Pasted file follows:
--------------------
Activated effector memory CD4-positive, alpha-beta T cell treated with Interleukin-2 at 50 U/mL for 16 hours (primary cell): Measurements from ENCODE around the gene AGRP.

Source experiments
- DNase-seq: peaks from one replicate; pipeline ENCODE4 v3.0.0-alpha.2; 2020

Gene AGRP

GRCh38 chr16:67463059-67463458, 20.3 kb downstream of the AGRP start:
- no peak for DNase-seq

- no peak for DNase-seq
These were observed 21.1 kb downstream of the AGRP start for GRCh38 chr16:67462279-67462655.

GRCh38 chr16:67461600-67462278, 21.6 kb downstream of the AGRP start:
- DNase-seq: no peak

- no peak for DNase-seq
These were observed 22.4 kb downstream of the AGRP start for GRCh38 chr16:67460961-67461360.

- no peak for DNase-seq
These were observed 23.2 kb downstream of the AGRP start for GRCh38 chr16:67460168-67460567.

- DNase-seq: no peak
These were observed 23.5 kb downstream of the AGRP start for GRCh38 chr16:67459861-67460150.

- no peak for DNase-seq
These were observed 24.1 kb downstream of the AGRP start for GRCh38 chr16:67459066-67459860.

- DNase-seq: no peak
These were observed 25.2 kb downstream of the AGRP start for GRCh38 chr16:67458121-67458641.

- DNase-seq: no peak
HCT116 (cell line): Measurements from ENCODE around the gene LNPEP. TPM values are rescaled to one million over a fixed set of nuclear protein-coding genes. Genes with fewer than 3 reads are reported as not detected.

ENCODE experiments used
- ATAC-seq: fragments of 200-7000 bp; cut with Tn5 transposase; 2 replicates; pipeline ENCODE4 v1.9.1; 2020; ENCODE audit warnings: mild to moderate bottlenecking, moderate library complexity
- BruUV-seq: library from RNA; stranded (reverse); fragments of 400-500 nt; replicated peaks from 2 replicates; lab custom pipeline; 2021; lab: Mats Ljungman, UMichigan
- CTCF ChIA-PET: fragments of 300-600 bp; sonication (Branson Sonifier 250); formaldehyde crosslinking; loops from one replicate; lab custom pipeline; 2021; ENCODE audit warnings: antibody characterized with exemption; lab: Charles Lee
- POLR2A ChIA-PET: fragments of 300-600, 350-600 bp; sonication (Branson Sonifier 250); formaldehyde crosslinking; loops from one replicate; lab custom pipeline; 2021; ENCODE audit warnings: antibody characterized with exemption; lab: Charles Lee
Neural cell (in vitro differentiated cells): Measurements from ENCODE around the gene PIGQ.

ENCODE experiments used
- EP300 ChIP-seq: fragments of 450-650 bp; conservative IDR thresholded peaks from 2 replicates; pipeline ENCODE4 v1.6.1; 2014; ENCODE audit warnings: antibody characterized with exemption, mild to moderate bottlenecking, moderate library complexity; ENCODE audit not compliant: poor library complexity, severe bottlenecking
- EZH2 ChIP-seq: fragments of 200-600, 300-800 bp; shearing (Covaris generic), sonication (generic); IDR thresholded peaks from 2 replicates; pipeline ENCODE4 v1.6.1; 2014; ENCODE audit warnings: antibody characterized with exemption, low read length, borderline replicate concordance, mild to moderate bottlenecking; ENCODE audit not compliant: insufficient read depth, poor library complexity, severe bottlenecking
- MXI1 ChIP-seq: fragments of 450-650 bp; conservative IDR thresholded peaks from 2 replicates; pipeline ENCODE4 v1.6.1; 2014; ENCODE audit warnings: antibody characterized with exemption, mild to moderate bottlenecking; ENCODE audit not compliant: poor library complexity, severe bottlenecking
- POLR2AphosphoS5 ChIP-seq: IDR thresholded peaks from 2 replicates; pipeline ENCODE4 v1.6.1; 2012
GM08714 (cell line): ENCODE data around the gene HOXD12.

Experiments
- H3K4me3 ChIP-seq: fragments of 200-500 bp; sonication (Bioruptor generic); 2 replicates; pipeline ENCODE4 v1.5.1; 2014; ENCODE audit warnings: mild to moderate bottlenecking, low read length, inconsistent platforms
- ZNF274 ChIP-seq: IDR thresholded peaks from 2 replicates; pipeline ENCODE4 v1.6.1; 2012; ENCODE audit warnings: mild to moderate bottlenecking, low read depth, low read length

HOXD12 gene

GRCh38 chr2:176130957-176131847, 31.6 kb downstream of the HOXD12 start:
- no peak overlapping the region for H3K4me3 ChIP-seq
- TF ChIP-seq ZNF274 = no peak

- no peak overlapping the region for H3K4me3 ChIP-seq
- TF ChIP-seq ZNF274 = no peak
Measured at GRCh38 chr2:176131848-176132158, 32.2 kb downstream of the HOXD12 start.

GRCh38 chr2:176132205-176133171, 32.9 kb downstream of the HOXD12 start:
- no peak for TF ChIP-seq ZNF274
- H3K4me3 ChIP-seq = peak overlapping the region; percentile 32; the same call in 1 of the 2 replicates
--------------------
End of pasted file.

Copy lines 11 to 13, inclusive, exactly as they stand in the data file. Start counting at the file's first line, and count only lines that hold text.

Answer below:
- no peak for DNase-seq
These were observed 22.4 kb downstream of the AGRP start for GRCh38 chr16:67460961-67461360.

- no peak for DNase-seq